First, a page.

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Many apologies for this OP as I'm sure it has been raised many times before. 

IFF the universe were truly infinite in spatial extent (and I appreciate the 'unknowability' aspect of this), would this imply perforce that whatever the energy density of the earliest moments of the universe, it too would have been spatially infinite?

In such circumstances, would GR predict gravitational effects to be compressive, tensile or ... just undefined.?

 

Edited by sethoflagos
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5 hours ago, sethoflagos said:

IFF the universe were truly infinite in spatial extent (and I appreciate the 'unknowability' aspect of this), would this imply perforce that whatever the energy density of the earliest moments of the universe, it too would have been spatially infinite?

I don’t fully understand the question - what do you mean by energy density being “spatially infinite”?

In general terms, we need to distinguish between local geometry, and global topology of the universe. When we say that the universe expands, what that actually means, in general terms, is that measurements of spatial distances are dependent on when they are made; so if you pick two arbitrary (not gravitationally bound, and at relative rest) points in space, and measure their separation (e.g.) 10 million years after the BB, and then again 10 billion years later, you will get a different result, even though you are using the same pair of points, and the same ruler. That’s geometry.

The global topology roughly speaking tells you something about the overall “shape” of the universe - it is constrained, but not necessarily uniquely determined, by local geometry. It also doesn’t change - if the universe had a certain topology at the beginning, it will still have that same topology later on.

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6 hours ago, Markus Hanke said:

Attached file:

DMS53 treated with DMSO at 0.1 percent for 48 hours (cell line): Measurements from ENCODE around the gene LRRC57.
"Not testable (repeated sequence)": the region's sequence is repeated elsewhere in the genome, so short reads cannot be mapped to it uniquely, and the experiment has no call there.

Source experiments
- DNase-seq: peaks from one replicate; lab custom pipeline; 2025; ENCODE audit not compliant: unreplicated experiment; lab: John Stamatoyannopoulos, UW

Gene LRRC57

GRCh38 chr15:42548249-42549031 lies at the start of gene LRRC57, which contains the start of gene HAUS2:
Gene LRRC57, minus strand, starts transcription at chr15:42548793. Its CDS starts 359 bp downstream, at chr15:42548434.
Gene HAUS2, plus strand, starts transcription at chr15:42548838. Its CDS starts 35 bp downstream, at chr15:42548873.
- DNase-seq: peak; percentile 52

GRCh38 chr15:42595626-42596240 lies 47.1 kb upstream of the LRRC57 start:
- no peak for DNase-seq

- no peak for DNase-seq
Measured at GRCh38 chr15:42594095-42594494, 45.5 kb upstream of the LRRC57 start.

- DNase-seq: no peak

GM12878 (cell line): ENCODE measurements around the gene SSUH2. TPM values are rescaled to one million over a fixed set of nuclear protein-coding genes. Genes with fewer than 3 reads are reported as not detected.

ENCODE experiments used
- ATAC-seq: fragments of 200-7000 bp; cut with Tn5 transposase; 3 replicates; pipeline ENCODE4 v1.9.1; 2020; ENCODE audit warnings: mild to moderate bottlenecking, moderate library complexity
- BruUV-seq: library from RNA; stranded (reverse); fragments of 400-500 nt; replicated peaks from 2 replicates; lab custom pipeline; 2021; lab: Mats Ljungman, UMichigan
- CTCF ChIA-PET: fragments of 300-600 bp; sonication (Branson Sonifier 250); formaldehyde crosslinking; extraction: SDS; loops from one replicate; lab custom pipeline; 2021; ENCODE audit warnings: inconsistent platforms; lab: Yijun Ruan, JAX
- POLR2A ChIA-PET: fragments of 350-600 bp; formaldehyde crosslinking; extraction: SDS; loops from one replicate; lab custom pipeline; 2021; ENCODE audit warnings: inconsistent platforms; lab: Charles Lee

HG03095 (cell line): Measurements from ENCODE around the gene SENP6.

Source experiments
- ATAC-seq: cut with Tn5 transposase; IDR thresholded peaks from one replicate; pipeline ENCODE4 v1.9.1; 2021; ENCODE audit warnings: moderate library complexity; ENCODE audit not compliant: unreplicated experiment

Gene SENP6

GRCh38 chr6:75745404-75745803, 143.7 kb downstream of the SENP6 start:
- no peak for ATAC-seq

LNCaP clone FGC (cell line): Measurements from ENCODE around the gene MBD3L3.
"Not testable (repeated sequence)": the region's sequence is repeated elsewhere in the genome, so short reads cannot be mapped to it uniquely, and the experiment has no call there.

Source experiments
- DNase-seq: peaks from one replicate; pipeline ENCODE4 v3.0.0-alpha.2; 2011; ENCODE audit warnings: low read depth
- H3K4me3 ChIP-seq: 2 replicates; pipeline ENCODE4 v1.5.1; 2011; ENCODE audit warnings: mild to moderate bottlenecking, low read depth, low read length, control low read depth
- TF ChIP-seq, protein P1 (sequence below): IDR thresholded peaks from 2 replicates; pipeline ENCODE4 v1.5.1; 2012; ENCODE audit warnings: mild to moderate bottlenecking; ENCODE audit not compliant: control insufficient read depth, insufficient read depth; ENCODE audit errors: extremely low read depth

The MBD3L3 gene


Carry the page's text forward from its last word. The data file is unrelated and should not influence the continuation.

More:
I don’t fully understand the question - what do you mean by energy density being “spatially infinite”?

I meant the necessity of the early universe itself being spatially infinite in this case as opposed to a (near) pointlike spatial singularity.

   

 

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5 hours ago, sethoflagos said:

I meant the necessity of the early universe itself being spatially infinite in this case as opposed to a (near) pointlike spatial singularity.

   

 

This is now rather dated [1998] but I assume it still holds scientifically true...The BB applies to the  "observable"  universe.

http://www.astro.ucla.edu/~wright/infpoint.html

 

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17 hours ago, sethoflagos said:

I meant the necessity of the early universe itself being spatially infinite in this case as opposed to a (near) pointlike spatial singularity.

   

 

Again, this essentially comes down to the difference between topology and geometry. When we say the universe is spatially infinite, what we actually mean by this are three things:

1. Spacetime has no boundary
2. For any arbitrary pair of (spatial) points {A,B}, there exists another pair of points {C,D} the spatial separation of which is greater than that of {A,B}.
3. Spacetime is singly connected

Herein, (2) actually implies (1), but I’m listing them separately for added clarity. These three conditions are true at all times t>0, including immediately after the BB, and at the present time; so this does not change, and it - roughly - represents an aspect of the global topology of the universe.

On the other hand, when we say that the universe was singular at the BB, what we mean is that as t -> 0, the separation between any pair of arbitrarily chosen spatial points will tend towards zero; and it means that no geodesics can be extended beyond the hyperslice t=0, without them extending into the future again (so this is a bit like a “pole” in spacetime). It does not really mean - at the danger of straying into the disciplines of metaphysics and philosophy here - that only a single point existed; the spacetime manifold was already there in some sense, but there was no notion of “separation between events” yet. So it’s the geometry that was singular, but not necessarily the topology.

Of course, this is the purely classical picture, it does not account for any quantum effects (which will likely change the story quite radically).

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So in this viewpoint, there is no preferred (spatial) direction for any of the forces at play here.

I was going to proceed to my follow-up question of what happens (to us) when there's no preferred direction for gravitational forces. But I'm now getting the feeling that you've already answered that. In that it's not about 'us' - it's about how mass acts on spacetime. And we're just little specks riding on that ebb and flow. Humbling thought. Thank you once again, Markus. 

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16 hours ago, sethoflagos said:

So in this viewpoint, there is no preferred (spatial) direction for any of the forces at play here.

Indeed not. The cosmological model we are using (the Lambda-CDM model) is, at large scales, based on homogeneity and isotropy.

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